This FAQ is broken into two parts: strategy questions and other questions.
Vs One Limper
In theory, you should play tighter when a player limps because your fold equity goes down.
If the limper is a weak player, however, you can play about the same, if not slightly looser depending on the weak player's specific tendencies. Read this article for more info on this.
If you play live, you can find vs limper ranges in the Live Poker Preflop Chart Viewer in the Lab.
Vs Multiple Limpers
When there are multiple limps in front of you, you should almost always play notably tighter and raise to a bigger size.
Raise to 3bb + 1bb for each additionally limper. For example, if 3 players limped, you would raise to 6bb.
Your low c-bet frequency is a temporary cause of using the 4 category system.
The idea behind the 4 category system is to teach you a simple way to play a balanced strategy. This is then your foundation as you improve and start to implement the more complex concepts and strategies in the later sections of the Lab.
These complex concepts and strategies are covered in the Beyond Core Strategy section of the Lab, specifically in the "When to C-Bet Everything" module and many of the subsequent modules. If your low c-bet frequency concerns you, it might be a good idea to skip ahead to these advanced modules.
This question refers to those special live games in which players limp a lot, raise to big sizes, play weird ranges, and just play generally crazy.
The answer is to play tighter, raise to larger sizes, and prepare yourself for some variance. These are the games in which you will have some of your biggest winning and losing sessions, so stay focused and try to make it a winning one.
You shouldn't worry too much about your red line, especially at micro stakes where the rake is heavy. In certain games, it's actually correct to have a losing red line because it will result in more overall winnings.
To use an extreme example, if your opponent had a 0% fold frequency on every street, you would have a big losing red line because you never win the pot before showdown. But you should have no problem beating that opponent overall by value betting against him, which raises your blue line and, more importantly, your green line.
The only parts of your graph to worry about are your winnings (green line) and your luck-adjusted winnings (brownish line).
First off, it should be said that mixed frequency plays are an advanced maneuver. If you're relatively new to poker, don't worry about this yet -- you have more important and consequential things to learn.
That said, there are a few ways to randomize the frequency of your plays:
- Use a random number generator. You can find a bunch of these with a Google search.
- Look at the second hand of a clock. For example, if you wanted to make a certain play 33% of the time, you could make that play when the second hand is in the first third of the clock (like between 12 and 4).
- Look at the orientation of the face of a chip on your stack. This works similarly to the clock. For example, if you wanted to make a certain play 25% of the time, you could make that play when the chip is oriented between what would be 12 and 3 on a clock (see picture below).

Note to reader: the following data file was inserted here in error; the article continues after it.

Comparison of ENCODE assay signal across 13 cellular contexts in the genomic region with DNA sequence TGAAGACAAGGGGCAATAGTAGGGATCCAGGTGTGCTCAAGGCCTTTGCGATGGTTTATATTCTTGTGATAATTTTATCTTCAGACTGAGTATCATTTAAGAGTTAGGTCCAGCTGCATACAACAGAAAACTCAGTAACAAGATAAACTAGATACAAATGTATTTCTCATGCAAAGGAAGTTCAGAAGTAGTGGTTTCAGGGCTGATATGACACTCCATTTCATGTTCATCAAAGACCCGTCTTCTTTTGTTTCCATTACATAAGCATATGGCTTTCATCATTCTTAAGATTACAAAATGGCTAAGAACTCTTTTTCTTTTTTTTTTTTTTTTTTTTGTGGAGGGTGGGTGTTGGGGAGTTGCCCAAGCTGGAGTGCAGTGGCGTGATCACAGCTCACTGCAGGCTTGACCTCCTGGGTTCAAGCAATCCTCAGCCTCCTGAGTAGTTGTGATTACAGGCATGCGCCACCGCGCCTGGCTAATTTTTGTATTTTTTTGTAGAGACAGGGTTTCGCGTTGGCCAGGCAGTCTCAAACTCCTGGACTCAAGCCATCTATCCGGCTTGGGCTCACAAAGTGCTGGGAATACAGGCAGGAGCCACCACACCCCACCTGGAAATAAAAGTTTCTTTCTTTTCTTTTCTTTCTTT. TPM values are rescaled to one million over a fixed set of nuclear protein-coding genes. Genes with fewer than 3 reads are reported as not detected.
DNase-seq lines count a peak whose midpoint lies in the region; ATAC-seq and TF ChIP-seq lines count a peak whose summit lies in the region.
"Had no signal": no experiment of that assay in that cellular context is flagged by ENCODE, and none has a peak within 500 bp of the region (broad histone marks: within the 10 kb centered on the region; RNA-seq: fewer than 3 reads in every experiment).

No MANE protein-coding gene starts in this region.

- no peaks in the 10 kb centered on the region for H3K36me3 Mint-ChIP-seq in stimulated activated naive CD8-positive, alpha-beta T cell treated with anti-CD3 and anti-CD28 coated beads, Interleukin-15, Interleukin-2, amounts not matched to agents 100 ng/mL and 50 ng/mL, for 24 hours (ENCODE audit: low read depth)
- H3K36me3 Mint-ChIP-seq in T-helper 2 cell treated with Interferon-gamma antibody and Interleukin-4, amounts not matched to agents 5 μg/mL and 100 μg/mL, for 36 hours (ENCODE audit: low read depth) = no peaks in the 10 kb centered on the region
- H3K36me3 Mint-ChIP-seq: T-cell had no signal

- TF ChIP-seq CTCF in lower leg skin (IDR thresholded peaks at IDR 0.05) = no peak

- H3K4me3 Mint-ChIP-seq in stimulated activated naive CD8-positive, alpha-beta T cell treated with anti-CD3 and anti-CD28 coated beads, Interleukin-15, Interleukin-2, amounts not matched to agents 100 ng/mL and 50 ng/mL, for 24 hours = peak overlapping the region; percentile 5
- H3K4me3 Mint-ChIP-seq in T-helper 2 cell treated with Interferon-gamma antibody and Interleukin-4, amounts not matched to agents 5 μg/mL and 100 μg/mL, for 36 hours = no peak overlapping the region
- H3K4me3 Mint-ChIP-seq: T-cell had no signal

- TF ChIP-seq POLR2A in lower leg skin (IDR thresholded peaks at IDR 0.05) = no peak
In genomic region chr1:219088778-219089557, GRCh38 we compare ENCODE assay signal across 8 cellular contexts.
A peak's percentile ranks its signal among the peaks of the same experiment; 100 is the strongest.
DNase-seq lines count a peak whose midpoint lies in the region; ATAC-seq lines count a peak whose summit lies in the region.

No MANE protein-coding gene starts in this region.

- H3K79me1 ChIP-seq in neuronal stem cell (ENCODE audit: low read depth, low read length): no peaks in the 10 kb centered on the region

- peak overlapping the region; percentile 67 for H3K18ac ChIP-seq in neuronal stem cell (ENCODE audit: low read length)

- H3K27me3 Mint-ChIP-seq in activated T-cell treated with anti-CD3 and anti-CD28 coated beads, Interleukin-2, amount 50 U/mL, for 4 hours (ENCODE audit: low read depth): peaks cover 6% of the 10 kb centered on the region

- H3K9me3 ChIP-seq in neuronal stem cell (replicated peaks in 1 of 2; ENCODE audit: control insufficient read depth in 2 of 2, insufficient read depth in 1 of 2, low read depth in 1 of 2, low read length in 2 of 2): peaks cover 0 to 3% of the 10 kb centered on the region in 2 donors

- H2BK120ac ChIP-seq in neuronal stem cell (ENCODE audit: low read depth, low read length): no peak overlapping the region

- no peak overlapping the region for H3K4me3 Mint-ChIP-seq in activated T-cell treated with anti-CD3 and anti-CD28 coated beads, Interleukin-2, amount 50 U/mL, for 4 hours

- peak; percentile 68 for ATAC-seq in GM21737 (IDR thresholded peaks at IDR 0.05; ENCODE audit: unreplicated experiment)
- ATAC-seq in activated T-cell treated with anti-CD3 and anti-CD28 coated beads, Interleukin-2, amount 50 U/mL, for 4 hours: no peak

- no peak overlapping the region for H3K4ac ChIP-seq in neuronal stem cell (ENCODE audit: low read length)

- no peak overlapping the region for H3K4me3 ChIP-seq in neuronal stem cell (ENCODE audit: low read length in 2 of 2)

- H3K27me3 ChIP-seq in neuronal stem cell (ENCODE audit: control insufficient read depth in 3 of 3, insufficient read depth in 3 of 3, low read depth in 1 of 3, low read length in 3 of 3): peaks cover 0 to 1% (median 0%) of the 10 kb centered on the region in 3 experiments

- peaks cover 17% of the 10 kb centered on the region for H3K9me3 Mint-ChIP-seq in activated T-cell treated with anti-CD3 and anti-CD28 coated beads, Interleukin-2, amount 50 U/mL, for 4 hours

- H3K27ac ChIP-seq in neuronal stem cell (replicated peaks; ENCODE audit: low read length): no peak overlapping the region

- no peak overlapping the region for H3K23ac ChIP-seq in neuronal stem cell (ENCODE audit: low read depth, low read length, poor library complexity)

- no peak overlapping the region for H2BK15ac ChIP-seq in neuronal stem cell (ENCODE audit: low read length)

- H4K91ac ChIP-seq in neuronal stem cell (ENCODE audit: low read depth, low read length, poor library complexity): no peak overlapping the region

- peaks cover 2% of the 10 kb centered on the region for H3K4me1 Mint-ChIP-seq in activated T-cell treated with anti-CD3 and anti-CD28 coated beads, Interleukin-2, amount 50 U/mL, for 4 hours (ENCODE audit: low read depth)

Note: The info below is subject to change. Check PokerScout for up to date info and smaller sites.
If you live outside of the United States, your options are (some of these may vary from country to country):
- 888 Poker
If you're in a non-regulated state within the United States, your options are (note that these sites are operating in a legal grey area and thus carry risk):
- Ignition Casino
- America's Card Room
- Global Poker
If you live in a regulated state within the United States (New Jersey, Nevada, and Delaware), your options are:
- WSOP.com (Nevada & New Jersey only)
- PartyPoker NJ (New Jersey only)
- PokerStars NJ (New Jersey only)
- 888 Poker USA (New Jersey only)
- Delaware Park (Delaware only)
If you're looking for the color functionality, you can also try Power Equilab ($5/month with different plans available).
If you don't need the color functionality, you can just use Poker Equilab (free).
Only 2 poker books are worth reading according to the Upswing coaches: Applications of No Limit Hold'em and No Limit Hold'em for Advanced Players, both by Matthew Janda.
If we had to choose one, we'd say you should read No Limit Hold'em for Advanced Players.
This is a great question because, while there are a lot of great players in the group who answer questions, all members are free to share their opinion so you certainly can't treat every comment as fact.
When it comes to judging the validity of comments, like other forums, you sort of have to feel it out and critical think about each response, at least when you're new. You'll catch on pretty quick who deserves to be listened to.
You'll find the quality of discussion in our group much higher than most public forums, especially when you stumble upon the really high value conversations between our strongest members.
Quick tip: when you find a particularly knowledgeable member,, you can use the search filters to find other comments and posts from them. You can do this with coaches too so you don't miss any of their comments.
Most members and poker players use PIOSolver, which is very advanced and fairly expensive software.
If you want a cheaper and more user-friendly option, you can try GTO+.